A book about the Kinder Scout trespass by a main organiser in his own words. Lots of stuff in here which I’d never learnt anywhere else, it’s hard to track down this out of print book but well worth the effort.
This is a really great deep dive into local Sheffield history whilst at the same time providing lots of context which I imagine would make it still of interest to those further afield.
I drank it down and revelled in the geekery, for example, did you know that Mount Pleasant is the name for the part of each town or city where all the night soil (aka human poo) was taken every morning so farmers could transport it to their land for fertiliser?
It’s fair to say that Professor Wallace House was probably a bit of a dude. An American who perfected the art of many regional English accents so he could sing his favourite folk songs authetically.
You can hear the full record of him singing Robin Hood ballads on youtube and other places – https://www.youtube.com/playlist?list=OLAK5uy_kyO-qNn8xjStKmVXP2-LNkvd4P8GEsmdA
We adapted our version of ‘Robin Hood and the Three Squires’ from this record:
As Robin Hood ranged the green woods all round, all round the woods ranged he
He saw a young lady in very deep grief, weeping against an oak tree weeping against an oak tree
O why weepest thou, my dear lady? What trouble’s befallen thee?
Well I have three brothers in Nottingham jail, this day all hanged must be
this day all hanged must be
O what have they done , my dear lady, to pay such a costly fee?
Why they have killed three of the King’s fallow deer their children and wives to feed
Take courage, take courage, says bold Robin Hood, oh weep not against the oak tree,
And I will away to Nottingham fair, the High Sheriff for to see
Then Robin Hood hastened to Nottingham town, to Nottingham town went he
And there with the high master Sheriff he met and likewise the squires all three
One favour one favour I have to beg. One favour to beg of thee
That thou wilt reprieve these three young squires, this day and set them free
O no, o no, the high Sheriff says, their lives are forfeit to me,
For they have killed three of the King’s fallow deer and this day all hanged must be
One favour more I have to beg. One favour more of thee
That I may blow thrice on my old bugle horn that their spirits to heaven may flee
O granted, o granted, the High Sheriff said. O granted O granted said he
Thou mayest blow thrice on thine old bugle horn that their spirits to heaven may flee
Then Robin Hood climbed the gallows so high and blew both loud and shrill
Three hundred and ten of bold Robin Hood’s men came marching across the green hill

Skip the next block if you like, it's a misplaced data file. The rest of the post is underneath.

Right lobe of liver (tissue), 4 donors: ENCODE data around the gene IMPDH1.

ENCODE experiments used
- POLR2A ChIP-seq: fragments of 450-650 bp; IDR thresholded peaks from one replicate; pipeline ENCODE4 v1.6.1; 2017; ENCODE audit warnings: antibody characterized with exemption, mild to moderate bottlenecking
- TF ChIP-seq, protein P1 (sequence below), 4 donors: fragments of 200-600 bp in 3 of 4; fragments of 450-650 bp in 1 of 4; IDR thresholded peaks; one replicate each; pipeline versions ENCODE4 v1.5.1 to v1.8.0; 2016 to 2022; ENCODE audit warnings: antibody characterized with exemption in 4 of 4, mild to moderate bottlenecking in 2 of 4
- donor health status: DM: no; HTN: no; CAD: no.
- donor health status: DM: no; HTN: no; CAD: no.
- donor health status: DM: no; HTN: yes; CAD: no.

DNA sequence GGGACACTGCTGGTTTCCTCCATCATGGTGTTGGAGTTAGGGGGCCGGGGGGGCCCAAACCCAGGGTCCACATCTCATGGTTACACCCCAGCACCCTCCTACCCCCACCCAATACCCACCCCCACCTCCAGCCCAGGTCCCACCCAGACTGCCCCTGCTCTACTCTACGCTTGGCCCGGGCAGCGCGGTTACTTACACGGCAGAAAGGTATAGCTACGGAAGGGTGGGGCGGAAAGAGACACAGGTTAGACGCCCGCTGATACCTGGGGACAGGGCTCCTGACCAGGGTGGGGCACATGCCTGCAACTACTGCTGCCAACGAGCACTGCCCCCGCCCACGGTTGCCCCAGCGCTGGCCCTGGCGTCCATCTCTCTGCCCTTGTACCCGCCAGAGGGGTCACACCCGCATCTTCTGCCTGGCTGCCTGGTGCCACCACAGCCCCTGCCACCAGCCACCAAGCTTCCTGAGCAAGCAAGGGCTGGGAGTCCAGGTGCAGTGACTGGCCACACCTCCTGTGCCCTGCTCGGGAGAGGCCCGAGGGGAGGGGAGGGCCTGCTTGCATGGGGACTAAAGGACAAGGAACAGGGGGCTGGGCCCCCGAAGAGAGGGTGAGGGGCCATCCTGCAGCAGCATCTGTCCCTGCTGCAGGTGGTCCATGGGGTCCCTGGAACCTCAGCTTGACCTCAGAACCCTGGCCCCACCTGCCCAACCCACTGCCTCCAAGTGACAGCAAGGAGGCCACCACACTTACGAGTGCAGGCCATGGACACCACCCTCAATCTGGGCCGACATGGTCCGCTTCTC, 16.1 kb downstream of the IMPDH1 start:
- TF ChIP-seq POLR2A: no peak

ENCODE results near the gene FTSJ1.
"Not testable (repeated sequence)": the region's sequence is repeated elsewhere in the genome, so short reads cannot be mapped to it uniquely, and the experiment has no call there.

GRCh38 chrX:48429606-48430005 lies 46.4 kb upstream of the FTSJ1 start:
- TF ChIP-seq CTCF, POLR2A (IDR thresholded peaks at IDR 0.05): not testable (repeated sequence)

O whose men are these? The High Sheriff asks. And Robin Hood answered with glee,
They’re all of them mine and they’re none of them thine and they’ve come for the squires all three
O take them, O take them, the High Sheriff said. I’ll have no quarrel with thee,
For there’s not a man in fair Nottingham that can do the like of thee.
Blackstone Edge is the site of a famous Chartist gathering where Ernest Jones addressed 30,000 people on 2nd August 1846 – every year people still gather here to sing this song (and a few others!): https://www.youtube.com/watch?v=86orh7GOLcs – you can find more about this annual gathering here – http://blackstoneedgegathering.org.uk/?page_id=12
To the tune of ‘Battle of Hohenlinden’ –
O’er plains and cities far away,
All lorn and lost the morning lay,
When sunk the sun at break of day,
In smoke of mill and factory.
But waved the wind on Blackstone height
A standard of the broad sunlight,
And sung, that morn, with trumpet might,
A sounding song of Liberty.
And grew the glorious music higher,
When pouring with his heart on fire,
Old Yorkshire came, with Lancashire,
And all its noblest chivalry.
The men, who give,—not those, who take;
The hands, that bless,—yet hearts that break;
Those toilers for their foemen’s sake;
Our England’s true nobility!
So brave a host hath never met,
For truth shall be their bayonet,
Whose bloodless thrusts shall scatter yet
The force of false finality!
Though hunger stamped each forehead spare,
And eyes were dim with factory glare,
Loud swelled the nation’s battle prayer,
Of—death to class monopoly!
Then every eye grew keen and bright,
And every pulse was dancing light,
For every heart had felt its might
The might of labour’s chivalry.
And up to Heaven the descant ran,
With no cold roof ‘twixt God and man,
To dash back from its frowning span,
A church prayer’s listless blasphemy.
How distant cities quaked to hear,
When rolled from that high hill the cheer,
Of—Hope to slaves! to tyrants fear!
And God and man for liberty!
I’ve just finished reading these three excellent booklets about enclosure and the open field system in East Yorkshire… Two were written in late 1950s and the third in the mid eighties. All were thoroughly researched, succinct and insightful.
Guy Shrubsole is doing some excellent work here digging into data to find out who owns our land – https://whoownsengland.org/2017/09/12/who-owns-england-one-year-on-what-we-now-know/
This book is a stunning and gentle insight into being a farm labourer just as the railroads arrive. I read it ages ago then recently picked it up again and found I couldn’t stop myself from rereading the whole book, it was just so enjoyable to turn the pages and spend time with Fred Kitchen.
Little Toller books recently did a reprint of Brother to the Ox, which is already out of print but you can find them 2nd hand online for around the £10-15 mark fairly regularly.